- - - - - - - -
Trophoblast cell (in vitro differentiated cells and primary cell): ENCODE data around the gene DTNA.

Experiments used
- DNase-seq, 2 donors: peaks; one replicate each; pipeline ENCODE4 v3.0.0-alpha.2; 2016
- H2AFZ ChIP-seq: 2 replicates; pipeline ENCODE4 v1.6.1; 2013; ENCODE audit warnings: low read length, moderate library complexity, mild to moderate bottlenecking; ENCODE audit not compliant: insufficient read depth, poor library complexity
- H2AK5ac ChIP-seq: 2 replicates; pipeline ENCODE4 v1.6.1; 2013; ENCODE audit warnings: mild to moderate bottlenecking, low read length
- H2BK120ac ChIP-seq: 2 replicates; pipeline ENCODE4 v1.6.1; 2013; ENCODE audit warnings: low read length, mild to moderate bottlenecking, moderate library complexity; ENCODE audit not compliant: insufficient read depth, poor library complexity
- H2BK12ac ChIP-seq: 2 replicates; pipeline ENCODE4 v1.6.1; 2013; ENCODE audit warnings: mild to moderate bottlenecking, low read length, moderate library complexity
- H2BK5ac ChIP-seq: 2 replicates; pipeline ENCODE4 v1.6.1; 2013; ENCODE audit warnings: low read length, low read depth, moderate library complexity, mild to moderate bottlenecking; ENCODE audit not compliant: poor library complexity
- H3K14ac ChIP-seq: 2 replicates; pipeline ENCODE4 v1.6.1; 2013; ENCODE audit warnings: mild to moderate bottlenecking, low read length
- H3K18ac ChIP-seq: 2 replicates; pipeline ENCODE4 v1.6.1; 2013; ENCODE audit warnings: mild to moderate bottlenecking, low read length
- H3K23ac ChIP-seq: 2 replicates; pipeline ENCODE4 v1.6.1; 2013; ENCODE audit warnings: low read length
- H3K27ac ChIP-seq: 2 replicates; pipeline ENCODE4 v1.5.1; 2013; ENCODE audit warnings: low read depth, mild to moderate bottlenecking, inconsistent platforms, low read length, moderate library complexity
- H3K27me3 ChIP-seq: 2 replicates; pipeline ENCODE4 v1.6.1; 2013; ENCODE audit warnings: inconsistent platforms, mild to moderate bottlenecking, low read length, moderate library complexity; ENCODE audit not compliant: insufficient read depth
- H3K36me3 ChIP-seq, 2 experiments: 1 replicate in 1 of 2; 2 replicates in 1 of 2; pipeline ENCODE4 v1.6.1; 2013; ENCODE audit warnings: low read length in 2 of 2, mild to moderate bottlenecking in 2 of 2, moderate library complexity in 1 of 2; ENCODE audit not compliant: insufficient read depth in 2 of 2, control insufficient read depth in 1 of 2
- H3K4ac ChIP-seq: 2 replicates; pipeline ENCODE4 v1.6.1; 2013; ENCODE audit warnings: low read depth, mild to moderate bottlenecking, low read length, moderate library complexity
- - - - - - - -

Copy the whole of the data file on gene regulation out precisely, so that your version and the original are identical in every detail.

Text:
Trophoblast cell (in vitro differentiated cells and primary cell): ENCODE data around the gene DTNA.

Experiments used
- DNase-seq, 2 donors: peaks; one replicate each; pipeline ENCODE4 v3.0.0-alpha.2; 2016
- H2AFZ ChIP-seq: 2 replicates; pipeline ENCODE4 v1.6.1; 2013; ENCODE audit warnings: low read length, moderate library complexity, mild to moderate bottlenecking; ENCODE audit not compliant: insufficient read depth, poor library complexity
- H2AK5ac ChIP-seq: 2 replicates; pipeline ENCODE4 v1.6.1; 2013; ENCODE audit warnings: mild to moderate bottlenecking, low read length
- H2BK120ac ChIP-seq: 2 replicates; pipeline ENCODE4 v1.6.1; 2013; ENCODE audit warnings: low read length, mild to moderate bottlenecking, moderate library complexity; ENCODE audit not compliant: insufficient read depth, poor library complexity
- H2BK12ac ChIP-seq: 2 replicates; pipeline ENCODE4 v1.6.1; 2013; ENCODE audit warnings: mild to moderate bottlenecking, low read length, moderate library complexity
- H2BK5ac ChIP-seq: 2 replicates; pipeline ENCODE4 v1.6.1; 2013; ENCODE audit warnings: low read length, low read depth, moderate library complexity, mild to moderate bottlenecking; ENCODE audit not compliant: poor library complexity
- H3K14ac ChIP-seq: 2 replicates; pipeline ENCODE4 v1.6.1; 2013; ENCODE audit warnings: mild to moderate bottlenecking, low read length
- H3K18ac ChIP-seq: 2 replicates; pipeline ENCODE4 v1.6.1; 2013; ENCODE audit warnings: mild to moderate bottlenecking, low read length
- H3K23ac ChIP-seq: 2 replicates; pipeline ENCODE4 v1.6.1; 2013; ENCODE audit warnings: low read length
- H3K27ac ChIP-seq: 2 replicates; pipeline ENCODE4 v1.5.1; 2013; ENCODE audit warnings: low read depth, mild to moderate bottlenecking, inconsistent platforms, low read length, moderate library complexity
- H3K27me3 ChIP-seq: 2 replicates; pipeline ENCODE4 v1.6.1; 2013; ENCODE audit warnings: inconsistent platforms, mild to moderate bottlenecking, low read length, moderate library complexity; ENCODE audit not compliant: insufficient read depth
- H3K36me3 ChIP-seq, 2 experiments: 1 replicate in 1 of 2; 2 replicates in 1 of 2; pipeline ENCODE4 v1.6.1; 2013; ENCODE audit warnings: low read length in 2 of 2, mild to moderate bottlenecking in 2 of 2, moderate library complexity in 1 of 2; ENCODE audit not compliant: insufficient read depth in 2 of 2, control insufficient read depth in 1 of 2
- H3K4ac ChIP-seq: 2 replicates; pipeline ENCODE4 v1.6.1; 2013; ENCODE audit warnings: low read depth, mild to moderate bottlenecking, low read length, moderate library complexity